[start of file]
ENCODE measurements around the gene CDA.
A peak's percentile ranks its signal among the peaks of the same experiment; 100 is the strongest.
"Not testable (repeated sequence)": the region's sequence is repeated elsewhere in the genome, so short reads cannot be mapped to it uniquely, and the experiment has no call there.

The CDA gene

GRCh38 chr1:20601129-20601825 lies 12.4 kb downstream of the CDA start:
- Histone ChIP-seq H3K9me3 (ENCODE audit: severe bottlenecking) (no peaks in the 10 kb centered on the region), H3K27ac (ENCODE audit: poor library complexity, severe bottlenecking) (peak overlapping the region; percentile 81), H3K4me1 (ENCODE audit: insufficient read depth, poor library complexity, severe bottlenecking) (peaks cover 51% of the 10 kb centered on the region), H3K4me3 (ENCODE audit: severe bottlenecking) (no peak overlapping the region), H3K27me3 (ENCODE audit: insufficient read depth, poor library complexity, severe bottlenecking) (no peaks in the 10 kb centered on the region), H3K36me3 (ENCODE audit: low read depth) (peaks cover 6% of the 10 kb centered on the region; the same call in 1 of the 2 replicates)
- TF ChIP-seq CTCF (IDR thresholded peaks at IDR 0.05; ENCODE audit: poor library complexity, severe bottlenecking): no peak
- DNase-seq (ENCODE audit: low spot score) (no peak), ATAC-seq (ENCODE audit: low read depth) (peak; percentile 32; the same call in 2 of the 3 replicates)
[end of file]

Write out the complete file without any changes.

ENCODE measurements around the gene CDA.
A peak's percentile ranks its signal among the peaks of the same experiment; 100 is the strongest.
"Not testable (repeated sequence)": the region's sequence is repeated elsewhere in the genome, so short reads cannot be mapped to it uniquely, and the experiment has no call there.

The CDA gene

GRCh38 chr1:20601129-20601825 lies 12.4 kb downstream of the CDA start:
- Histone ChIP-seq H3K9me3 (ENCODE audit: severe bottlenecking) (no peaks in the 10 kb centered on the region), H3K27ac (ENCODE audit: poor library complexity, severe bottlenecking) (peak overlapping the region; percentile 81), H3K4me1 (ENCODE audit: insufficient read depth, poor library complexity, severe bottlenecking) (peaks cover 51% of the 10 kb centered on the region), H3K4me3 (ENCODE audit: severe bottlenecking) (no peak overlapping the region), H3K27me3 (ENCODE audit: insufficient read depth, poor library complexity, severe bottlenecking) (no peaks in the 10 kb centered on the region), H3K36me3 (ENCODE audit: low read depth) (peaks cover 6% of the 10 kb centered on the region; the same call in 1 of the 2 replicates)
- TF ChIP-seq CTCF (IDR thresholded peaks at IDR 0.05; ENCODE audit: poor library complexity, severe bottlenecking): no peak
- DNase-seq (ENCODE audit: low spot score) (no peak), ATAC-seq (ENCODE audit: low read depth) (peak; percentile 32; the same call in 2 of the 3 replicates)